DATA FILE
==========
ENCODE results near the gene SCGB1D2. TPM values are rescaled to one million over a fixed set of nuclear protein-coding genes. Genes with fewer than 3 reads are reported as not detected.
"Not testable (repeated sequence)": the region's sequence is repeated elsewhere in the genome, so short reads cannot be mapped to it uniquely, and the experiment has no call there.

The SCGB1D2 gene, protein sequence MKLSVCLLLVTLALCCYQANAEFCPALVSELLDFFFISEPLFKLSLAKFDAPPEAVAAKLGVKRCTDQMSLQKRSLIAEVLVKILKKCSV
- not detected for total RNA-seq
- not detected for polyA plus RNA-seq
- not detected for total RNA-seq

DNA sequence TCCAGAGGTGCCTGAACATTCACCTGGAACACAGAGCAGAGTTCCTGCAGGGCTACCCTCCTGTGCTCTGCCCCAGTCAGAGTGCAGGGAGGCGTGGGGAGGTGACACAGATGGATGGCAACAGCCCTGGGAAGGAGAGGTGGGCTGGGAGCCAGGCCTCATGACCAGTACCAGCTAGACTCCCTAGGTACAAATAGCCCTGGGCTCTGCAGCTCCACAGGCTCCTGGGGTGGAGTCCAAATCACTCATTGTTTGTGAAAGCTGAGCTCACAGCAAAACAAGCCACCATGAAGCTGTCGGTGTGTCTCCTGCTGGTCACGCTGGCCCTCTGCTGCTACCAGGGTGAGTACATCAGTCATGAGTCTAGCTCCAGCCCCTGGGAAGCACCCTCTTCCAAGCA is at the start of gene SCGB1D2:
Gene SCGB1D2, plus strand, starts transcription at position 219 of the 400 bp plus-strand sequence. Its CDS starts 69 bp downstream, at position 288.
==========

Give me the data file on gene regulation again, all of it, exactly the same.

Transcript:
ENCODE results near the gene SCGB1D2. TPM values are rescaled to one million over a fixed set of nuclear protein-coding genes. Genes with fewer than 3 reads are reported as not detected.
"Not testable (repeated sequence)": the region's sequence is repeated elsewhere in the genome, so short reads cannot be mapped to it uniquely, and the experiment has no call there.

The SCGB1D2 gene, protein sequence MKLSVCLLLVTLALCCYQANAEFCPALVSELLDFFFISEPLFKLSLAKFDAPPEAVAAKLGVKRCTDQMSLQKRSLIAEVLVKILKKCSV
- not detected for total RNA-seq
- not detected for polyA plus RNA-seq
- not detected for total RNA-seq

DNA sequence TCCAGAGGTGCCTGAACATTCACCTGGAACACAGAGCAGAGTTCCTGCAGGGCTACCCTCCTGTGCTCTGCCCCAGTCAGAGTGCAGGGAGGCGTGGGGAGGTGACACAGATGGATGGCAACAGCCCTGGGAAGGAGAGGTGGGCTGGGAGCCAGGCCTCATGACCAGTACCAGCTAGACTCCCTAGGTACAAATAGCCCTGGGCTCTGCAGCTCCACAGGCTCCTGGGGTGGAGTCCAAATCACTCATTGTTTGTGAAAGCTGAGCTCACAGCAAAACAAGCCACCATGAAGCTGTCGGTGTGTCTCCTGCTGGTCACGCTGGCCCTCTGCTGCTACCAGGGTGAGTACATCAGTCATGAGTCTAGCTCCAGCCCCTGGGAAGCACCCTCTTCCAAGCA is at the start of gene SCGB1D2:
Gene SCGB1D2, plus strand, starts transcription at position 219 of the 400 bp plus-strand sequence. Its CDS starts 69 bp downstream, at position 288.